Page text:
HIIG @ SSRN
The Social Science Research Network started to publish the Alexander von Humboldt Institute for Internet & Society Discussion Paper Series. In order to provide an open access to academic work and research results the download of the articles is for free. The first two papers can now be accessed at the SSRN’s searchable electronic library.
Leonhard Dobusch: “The Digital Public Domain: Relevance and Regulation”
After clarifying the notion and different areas of the (digital) “public domain” the paper engages in discussing literature on its relevance for society in general and economic innovation in particular. The effectiveness of the utilization of these abstract potentials however depends on the respective public domain regulation. In this context, the paper distinguishes different regulatory modes and arenas in both copyright and patent law, thereby focusing private regulatory initiatives such as Creative Commons or Biological Open Source (BiOS). In the last section, the paper presents open research questions and makes some preliminary suggestions for potential research strategies.
C.W. Anderson: “Notes Towards an Analysis of Computational Journalism”
This article advances a critical research approach to computational journalism. By “computational journalism” the article refers to the increasingly ubiquitous forms of algorithmic, social scientific, and mathematical forms of newswork adopted by many 21st century newsrooms and touted by many educational institutions as “the future of news.” By “critical approach,” the article endorses a research model that brackets, at least temporarily, many of the current industry concerns with the practical usability of newsroom analysis. The bulk of the article outlines a series of six lenses through which such a critical approach to computational journalism might be carried out. Four of these lenses are drawn from Schudson’s classic typology of the sociology of news — economic, political, cultural, and organizational approaches. In addition, the author adds Bordieuean field approaches and technological lenses to the mix. In each instance, the author discusses how particular approaches might need to be modified in order to study computational journalism in the digital age.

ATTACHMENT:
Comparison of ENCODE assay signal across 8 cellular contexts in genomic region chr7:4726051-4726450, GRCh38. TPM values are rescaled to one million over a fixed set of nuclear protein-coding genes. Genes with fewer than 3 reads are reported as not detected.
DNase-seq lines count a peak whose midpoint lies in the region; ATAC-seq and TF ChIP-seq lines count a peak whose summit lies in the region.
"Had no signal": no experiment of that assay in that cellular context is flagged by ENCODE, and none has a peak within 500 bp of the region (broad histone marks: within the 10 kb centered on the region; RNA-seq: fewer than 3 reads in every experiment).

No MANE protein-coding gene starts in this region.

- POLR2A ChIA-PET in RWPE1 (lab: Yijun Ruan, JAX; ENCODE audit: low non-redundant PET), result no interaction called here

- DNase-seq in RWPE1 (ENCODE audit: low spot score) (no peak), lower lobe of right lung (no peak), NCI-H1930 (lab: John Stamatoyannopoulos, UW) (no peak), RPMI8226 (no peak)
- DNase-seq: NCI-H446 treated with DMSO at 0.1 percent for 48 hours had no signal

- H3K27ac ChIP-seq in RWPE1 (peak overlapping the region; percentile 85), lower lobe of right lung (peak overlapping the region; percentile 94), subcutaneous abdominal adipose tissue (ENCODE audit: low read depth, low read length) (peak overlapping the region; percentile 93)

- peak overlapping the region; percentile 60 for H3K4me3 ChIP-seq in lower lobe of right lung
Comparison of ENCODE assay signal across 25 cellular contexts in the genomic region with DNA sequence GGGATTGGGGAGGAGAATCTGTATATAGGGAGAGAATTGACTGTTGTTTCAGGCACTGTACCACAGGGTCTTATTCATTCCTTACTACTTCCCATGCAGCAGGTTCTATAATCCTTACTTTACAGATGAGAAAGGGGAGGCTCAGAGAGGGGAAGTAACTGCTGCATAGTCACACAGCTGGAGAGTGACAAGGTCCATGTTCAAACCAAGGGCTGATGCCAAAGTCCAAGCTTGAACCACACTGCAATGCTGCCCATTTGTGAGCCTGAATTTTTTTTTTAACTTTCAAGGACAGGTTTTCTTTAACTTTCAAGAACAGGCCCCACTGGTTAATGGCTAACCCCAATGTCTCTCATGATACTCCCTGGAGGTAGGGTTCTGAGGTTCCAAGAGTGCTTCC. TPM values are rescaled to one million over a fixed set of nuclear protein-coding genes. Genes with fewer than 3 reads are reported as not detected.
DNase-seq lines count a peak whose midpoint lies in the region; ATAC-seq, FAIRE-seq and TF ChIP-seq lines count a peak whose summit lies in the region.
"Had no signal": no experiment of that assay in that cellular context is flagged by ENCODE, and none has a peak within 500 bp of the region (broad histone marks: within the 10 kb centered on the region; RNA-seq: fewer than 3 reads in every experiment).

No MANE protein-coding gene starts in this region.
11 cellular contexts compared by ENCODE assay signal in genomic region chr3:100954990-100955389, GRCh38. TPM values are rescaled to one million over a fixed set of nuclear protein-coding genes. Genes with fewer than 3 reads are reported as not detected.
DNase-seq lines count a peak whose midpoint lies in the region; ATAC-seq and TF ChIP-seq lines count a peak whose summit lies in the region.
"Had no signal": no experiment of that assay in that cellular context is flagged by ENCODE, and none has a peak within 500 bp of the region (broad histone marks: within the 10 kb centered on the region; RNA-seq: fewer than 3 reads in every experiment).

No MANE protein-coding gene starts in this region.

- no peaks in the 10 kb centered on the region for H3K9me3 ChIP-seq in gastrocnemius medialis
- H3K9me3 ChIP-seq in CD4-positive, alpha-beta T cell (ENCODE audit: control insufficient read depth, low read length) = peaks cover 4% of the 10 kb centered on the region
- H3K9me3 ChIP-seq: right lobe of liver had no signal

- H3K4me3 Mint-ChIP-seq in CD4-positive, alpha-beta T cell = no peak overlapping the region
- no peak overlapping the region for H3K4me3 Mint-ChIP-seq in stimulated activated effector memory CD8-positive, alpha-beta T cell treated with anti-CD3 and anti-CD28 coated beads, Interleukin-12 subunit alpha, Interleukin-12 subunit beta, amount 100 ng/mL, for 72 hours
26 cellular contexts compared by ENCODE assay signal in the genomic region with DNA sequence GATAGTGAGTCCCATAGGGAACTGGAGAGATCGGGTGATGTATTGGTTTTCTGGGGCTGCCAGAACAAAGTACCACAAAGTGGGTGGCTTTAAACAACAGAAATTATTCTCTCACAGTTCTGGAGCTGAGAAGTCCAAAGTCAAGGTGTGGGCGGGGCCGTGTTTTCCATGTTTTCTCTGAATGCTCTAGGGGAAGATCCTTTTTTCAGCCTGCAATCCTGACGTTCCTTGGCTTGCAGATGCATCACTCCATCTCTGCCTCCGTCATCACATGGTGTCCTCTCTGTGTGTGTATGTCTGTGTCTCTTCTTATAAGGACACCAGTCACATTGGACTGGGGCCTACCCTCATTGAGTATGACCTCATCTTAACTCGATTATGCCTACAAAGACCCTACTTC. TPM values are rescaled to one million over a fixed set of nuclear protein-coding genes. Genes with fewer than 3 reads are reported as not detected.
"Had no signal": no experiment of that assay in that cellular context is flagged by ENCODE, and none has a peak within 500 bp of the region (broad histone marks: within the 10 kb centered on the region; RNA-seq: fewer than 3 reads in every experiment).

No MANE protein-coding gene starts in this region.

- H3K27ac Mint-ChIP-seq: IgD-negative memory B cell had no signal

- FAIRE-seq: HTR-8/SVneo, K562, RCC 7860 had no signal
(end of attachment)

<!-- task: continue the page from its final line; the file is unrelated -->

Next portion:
This post represents the view of the author and does not necessarily represent the view of the institute itself. For more information about the topics of these articles and associated research projects, please contact firstname.lastname@example.org.